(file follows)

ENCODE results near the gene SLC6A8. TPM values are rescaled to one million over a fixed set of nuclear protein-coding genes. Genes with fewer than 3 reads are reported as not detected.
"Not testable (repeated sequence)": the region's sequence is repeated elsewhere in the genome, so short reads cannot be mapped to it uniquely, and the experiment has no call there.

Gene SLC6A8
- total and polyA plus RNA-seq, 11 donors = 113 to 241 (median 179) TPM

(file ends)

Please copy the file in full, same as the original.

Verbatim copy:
ENCODE results near the gene SLC6A8. TPM values are rescaled to one million over a fixed set of nuclear protein-coding genes. Genes with fewer than 3 reads are reported as not detected.
"Not testable (repeated sequence)": the region's sequence is repeated elsewhere in the genome, so short reads cannot be mapped to it uniquely, and the experiment has no call there.

Gene SLC6A8
- total and polyA plus RNA-seq, 11 donors = 113 to 241 (median 179) TPM